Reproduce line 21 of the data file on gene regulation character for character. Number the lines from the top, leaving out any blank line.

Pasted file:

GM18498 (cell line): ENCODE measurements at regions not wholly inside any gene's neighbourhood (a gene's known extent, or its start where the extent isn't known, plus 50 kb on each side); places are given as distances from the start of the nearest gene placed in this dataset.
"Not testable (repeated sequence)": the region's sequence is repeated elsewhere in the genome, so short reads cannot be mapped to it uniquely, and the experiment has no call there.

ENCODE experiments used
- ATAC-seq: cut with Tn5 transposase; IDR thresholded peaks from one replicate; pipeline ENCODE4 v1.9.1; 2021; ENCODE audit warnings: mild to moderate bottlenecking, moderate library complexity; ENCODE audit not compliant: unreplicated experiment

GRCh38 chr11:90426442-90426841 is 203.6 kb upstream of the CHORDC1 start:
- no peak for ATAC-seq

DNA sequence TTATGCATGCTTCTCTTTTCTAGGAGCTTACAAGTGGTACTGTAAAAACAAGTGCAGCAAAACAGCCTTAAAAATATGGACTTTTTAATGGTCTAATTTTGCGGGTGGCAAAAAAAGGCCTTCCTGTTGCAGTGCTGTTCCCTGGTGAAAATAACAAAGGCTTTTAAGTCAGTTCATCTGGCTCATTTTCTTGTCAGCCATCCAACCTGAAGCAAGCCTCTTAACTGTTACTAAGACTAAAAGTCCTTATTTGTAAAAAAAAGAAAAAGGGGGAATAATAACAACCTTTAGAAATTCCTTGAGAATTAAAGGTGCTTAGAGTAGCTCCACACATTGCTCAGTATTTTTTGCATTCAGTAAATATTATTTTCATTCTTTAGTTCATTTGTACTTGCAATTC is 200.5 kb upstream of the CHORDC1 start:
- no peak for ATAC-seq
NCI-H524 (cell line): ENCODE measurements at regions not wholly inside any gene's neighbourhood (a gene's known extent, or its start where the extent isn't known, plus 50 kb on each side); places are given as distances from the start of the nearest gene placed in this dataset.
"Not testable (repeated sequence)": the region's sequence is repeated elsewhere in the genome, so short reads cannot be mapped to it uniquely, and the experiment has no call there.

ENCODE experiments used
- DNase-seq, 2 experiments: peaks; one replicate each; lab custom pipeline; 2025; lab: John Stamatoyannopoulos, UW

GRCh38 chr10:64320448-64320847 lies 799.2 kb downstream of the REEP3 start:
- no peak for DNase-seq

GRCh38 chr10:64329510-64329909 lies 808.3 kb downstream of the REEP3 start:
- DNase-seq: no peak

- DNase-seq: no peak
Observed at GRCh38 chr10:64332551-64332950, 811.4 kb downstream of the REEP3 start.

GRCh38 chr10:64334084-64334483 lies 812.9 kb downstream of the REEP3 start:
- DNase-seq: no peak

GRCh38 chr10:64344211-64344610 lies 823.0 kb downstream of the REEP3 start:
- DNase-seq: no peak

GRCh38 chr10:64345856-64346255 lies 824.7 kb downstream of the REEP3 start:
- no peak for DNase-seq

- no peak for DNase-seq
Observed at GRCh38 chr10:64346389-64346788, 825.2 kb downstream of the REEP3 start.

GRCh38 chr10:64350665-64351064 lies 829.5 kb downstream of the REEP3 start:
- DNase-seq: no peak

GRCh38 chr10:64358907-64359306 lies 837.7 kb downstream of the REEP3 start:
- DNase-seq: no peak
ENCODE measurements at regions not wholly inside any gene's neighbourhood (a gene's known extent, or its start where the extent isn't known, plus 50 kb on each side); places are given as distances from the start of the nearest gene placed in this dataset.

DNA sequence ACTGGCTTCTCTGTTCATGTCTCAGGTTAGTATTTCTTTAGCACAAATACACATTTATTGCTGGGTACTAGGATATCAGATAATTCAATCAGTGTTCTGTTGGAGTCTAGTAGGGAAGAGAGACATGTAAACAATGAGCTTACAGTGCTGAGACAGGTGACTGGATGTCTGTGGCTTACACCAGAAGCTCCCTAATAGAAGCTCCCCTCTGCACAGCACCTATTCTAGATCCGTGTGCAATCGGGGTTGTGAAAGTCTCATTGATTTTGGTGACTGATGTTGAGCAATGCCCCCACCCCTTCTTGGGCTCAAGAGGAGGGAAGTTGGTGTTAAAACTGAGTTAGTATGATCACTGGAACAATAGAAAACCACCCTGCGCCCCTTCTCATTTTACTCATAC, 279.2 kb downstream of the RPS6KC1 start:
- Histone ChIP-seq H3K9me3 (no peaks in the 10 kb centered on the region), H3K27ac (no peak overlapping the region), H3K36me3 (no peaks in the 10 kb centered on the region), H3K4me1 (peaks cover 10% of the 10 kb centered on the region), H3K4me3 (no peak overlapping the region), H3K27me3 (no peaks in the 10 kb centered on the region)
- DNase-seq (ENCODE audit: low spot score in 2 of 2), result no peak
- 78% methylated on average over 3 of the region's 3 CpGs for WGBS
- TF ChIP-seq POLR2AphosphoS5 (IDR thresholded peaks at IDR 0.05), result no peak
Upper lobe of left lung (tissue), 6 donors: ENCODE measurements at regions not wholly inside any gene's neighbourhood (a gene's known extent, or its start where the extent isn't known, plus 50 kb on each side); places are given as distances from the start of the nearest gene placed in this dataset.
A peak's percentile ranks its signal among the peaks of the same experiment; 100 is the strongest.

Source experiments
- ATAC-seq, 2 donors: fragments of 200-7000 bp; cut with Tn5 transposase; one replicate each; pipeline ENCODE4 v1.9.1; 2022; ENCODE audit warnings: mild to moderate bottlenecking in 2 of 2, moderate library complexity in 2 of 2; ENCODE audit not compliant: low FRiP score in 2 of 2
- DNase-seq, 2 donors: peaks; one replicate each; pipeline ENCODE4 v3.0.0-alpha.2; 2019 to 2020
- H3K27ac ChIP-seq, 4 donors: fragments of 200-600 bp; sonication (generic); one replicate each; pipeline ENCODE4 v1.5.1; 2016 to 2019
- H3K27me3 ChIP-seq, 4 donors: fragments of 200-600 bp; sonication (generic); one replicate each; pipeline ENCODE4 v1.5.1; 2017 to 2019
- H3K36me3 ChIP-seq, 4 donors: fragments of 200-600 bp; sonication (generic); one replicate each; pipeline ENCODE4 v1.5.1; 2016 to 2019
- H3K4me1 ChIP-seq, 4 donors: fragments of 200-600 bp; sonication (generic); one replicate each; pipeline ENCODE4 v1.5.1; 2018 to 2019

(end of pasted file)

GRCh38 chr10:64344211-64344610 lies 823.0 kb downstream of the REEP3 start: